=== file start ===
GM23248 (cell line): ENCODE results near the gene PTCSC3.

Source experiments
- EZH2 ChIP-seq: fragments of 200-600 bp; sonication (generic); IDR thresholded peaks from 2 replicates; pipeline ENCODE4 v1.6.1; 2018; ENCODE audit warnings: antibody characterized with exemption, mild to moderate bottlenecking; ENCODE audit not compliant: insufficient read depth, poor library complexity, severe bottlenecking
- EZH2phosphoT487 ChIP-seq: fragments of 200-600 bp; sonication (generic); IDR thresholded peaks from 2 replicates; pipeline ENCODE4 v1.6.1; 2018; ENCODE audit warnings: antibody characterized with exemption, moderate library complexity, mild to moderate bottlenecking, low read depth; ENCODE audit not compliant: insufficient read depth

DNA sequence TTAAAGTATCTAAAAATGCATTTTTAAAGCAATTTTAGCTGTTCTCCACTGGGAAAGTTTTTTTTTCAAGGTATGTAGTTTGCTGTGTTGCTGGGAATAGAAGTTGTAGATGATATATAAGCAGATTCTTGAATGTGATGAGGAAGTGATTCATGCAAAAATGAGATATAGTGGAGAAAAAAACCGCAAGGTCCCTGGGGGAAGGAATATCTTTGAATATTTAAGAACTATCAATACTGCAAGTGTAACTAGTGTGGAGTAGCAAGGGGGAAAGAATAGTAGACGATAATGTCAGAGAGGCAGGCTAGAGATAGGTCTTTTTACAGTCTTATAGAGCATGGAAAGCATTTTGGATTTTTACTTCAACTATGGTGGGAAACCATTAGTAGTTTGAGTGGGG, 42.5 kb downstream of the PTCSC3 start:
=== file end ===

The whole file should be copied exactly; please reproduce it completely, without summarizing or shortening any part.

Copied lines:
GM23248 (cell line): ENCODE results near the gene PTCSC3.

Source experiments
- EZH2 ChIP-seq: fragments of 200-600 bp; sonication (generic); IDR thresholded peaks from 2 replicates; pipeline ENCODE4 v1.6.1; 2018; ENCODE audit warnings: antibody characterized with exemption, mild to moderate bottlenecking; ENCODE audit not compliant: insufficient read depth, poor library complexity, severe bottlenecking
- EZH2phosphoT487 ChIP-seq: fragments of 200-600 bp; sonication (generic); IDR thresholded peaks from 2 replicates; pipeline ENCODE4 v1.6.1; 2018; ENCODE audit warnings: antibody characterized with exemption, moderate library complexity, mild to moderate bottlenecking, low read depth; ENCODE audit not compliant: insufficient read depth

DNA sequence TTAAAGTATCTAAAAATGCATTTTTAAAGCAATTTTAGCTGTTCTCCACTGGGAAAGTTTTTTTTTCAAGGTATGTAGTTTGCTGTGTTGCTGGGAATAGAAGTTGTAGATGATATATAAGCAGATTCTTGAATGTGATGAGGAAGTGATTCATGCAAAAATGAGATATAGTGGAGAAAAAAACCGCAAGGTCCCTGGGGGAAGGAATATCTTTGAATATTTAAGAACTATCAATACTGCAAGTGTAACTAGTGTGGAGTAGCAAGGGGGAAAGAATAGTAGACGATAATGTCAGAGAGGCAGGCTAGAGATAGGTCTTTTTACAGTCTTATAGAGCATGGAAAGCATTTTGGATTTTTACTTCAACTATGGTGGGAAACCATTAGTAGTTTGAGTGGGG, 42.5 kb downstream of the PTCSC3 start: